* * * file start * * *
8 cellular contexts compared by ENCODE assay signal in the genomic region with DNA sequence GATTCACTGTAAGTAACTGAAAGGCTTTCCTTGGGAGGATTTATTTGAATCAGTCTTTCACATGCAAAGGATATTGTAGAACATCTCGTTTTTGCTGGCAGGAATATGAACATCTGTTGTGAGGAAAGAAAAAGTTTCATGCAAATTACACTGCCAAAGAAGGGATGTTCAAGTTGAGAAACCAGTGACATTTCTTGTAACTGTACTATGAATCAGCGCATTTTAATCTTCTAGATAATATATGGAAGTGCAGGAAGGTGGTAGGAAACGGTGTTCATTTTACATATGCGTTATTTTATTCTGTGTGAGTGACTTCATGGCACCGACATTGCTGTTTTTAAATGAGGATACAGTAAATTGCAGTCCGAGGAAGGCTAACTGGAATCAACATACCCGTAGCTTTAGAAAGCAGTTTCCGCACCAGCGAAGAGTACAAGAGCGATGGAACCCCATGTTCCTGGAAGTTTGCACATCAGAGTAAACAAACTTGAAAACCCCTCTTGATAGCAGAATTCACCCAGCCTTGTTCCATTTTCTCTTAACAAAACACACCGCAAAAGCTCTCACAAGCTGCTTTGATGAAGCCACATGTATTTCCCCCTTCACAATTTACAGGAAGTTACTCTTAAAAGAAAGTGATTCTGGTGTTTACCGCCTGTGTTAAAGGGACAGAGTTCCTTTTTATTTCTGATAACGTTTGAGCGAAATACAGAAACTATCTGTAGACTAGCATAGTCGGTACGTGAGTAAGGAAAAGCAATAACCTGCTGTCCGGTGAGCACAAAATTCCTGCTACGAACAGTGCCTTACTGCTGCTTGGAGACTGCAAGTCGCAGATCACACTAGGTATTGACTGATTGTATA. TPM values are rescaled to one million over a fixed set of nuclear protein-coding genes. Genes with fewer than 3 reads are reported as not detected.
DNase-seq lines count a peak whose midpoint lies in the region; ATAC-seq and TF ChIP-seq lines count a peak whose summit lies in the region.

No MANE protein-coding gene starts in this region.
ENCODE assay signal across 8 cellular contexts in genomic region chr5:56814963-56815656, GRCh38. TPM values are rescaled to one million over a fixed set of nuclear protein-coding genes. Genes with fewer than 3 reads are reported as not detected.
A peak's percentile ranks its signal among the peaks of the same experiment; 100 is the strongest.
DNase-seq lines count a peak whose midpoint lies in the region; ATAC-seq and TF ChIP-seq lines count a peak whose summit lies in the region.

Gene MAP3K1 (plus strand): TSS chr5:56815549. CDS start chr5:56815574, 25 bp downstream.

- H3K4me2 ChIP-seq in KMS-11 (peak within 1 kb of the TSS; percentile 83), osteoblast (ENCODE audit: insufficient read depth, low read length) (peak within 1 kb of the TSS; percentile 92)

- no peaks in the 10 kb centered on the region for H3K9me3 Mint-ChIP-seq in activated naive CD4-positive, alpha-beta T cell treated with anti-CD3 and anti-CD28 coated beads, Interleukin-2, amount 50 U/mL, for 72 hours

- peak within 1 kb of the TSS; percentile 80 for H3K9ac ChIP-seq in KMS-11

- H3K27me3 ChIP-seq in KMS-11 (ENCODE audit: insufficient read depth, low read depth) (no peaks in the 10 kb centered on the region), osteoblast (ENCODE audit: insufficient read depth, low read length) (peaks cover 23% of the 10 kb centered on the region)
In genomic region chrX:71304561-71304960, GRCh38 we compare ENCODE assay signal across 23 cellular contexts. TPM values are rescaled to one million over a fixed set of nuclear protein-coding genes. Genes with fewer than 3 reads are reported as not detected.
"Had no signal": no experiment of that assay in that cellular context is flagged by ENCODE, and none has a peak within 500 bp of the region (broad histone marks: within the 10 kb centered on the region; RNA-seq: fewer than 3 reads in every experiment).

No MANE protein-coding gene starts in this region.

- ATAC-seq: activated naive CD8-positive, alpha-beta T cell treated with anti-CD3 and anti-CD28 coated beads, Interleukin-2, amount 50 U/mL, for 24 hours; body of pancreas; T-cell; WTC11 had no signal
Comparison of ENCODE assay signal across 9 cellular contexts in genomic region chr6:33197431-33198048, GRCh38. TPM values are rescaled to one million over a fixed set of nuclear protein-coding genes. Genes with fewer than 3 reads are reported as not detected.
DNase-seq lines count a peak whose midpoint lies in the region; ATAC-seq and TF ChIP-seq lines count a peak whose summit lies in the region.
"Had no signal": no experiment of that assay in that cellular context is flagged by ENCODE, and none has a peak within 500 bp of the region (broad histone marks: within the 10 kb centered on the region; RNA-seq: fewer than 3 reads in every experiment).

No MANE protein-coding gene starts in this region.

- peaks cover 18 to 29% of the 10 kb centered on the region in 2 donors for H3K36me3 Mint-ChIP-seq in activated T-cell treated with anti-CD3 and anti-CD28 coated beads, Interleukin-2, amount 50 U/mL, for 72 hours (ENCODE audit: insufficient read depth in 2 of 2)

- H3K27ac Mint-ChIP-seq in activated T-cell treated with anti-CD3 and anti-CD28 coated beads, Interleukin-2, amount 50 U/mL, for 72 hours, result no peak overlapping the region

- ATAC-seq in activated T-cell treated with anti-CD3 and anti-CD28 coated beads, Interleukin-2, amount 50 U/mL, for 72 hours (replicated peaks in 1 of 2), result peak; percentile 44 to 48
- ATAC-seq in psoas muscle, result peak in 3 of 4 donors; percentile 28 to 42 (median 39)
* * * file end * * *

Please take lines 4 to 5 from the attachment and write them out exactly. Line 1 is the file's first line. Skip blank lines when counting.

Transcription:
ENCODE assay signal across 8 cellular contexts in genomic region chr5:56814963-56815656, GRCh38. TPM values are rescaled to one million over a fixed set of nuclear protein-coding genes. Genes with fewer than 3 reads are reported as not detected.
A peak's percentile ranks its signal among the peaks of the same experiment; 100 is the strongest.